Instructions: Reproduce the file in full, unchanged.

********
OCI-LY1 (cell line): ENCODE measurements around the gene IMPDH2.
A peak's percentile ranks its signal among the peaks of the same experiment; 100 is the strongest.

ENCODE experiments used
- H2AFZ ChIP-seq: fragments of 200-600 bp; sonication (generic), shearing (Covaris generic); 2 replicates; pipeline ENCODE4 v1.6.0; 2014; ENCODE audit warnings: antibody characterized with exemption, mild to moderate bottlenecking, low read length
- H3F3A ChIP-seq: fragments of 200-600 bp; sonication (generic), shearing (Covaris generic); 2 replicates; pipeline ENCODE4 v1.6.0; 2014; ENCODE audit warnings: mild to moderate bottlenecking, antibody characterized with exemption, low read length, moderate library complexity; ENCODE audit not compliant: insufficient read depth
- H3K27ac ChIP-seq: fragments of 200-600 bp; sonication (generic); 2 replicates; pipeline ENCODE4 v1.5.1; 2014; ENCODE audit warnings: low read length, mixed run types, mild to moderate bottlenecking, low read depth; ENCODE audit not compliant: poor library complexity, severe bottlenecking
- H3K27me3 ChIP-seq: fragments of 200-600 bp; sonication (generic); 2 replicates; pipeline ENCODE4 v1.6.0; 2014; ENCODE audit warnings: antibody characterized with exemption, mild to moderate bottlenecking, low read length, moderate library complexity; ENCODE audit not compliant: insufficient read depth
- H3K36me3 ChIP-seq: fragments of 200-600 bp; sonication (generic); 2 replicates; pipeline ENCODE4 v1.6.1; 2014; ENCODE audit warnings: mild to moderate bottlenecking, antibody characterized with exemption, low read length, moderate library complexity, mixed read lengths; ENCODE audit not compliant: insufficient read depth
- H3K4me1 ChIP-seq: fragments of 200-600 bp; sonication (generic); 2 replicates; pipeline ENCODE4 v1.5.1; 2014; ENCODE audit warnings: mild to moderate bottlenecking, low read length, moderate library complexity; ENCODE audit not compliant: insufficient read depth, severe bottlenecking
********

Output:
OCI-LY1 (cell line): ENCODE measurements around the gene IMPDH2.
A peak's percentile ranks its signal among the peaks of the same experiment; 100 is the strongest.

ENCODE experiments used
- H2AFZ ChIP-seq: fragments of 200-600 bp; sonication (generic), shearing (Covaris generic); 2 replicates; pipeline ENCODE4 v1.6.0; 2014; ENCODE audit warnings: antibody characterized with exemption, mild to moderate bottlenecking, low read length
- H3F3A ChIP-seq: fragments of 200-600 bp; sonication (generic), shearing (Covaris generic); 2 replicates; pipeline ENCODE4 v1.6.0; 2014; ENCODE audit warnings: mild to moderate bottlenecking, antibody characterized with exemption, low read length, moderate library complexity; ENCODE audit not compliant: insufficient read depth
- H3K27ac ChIP-seq: fragments of 200-600 bp; sonication (generic); 2 replicates; pipeline ENCODE4 v1.5.1; 2014; ENCODE audit warnings: low read length, mixed run types, mild to moderate bottlenecking, low read depth; ENCODE audit not compliant: poor library complexity, severe bottlenecking
- H3K27me3 ChIP-seq: fragments of 200-600 bp; sonication (generic); 2 replicates; pipeline ENCODE4 v1.6.0; 2014; ENCODE audit warnings: antibody characterized with exemption, mild to moderate bottlenecking, low read length, moderate library complexity; ENCODE audit not compliant: insufficient read depth
- H3K36me3 ChIP-seq: fragments of 200-600 bp; sonication (generic); 2 replicates; pipeline ENCODE4 v1.6.1; 2014; ENCODE audit warnings: mild to moderate bottlenecking, antibody characterized with exemption, low read length, moderate library complexity, mixed read lengths; ENCODE audit not compliant: insufficient read depth
- H3K4me1 ChIP-seq: fragments of 200-600 bp; sonication (generic); 2 replicates; pipeline ENCODE4 v1.5.1; 2014; ENCODE audit warnings: mild to moderate bottlenecking, low read length, moderate library complexity; ENCODE audit not compliant: insufficient read depth, severe bottlenecking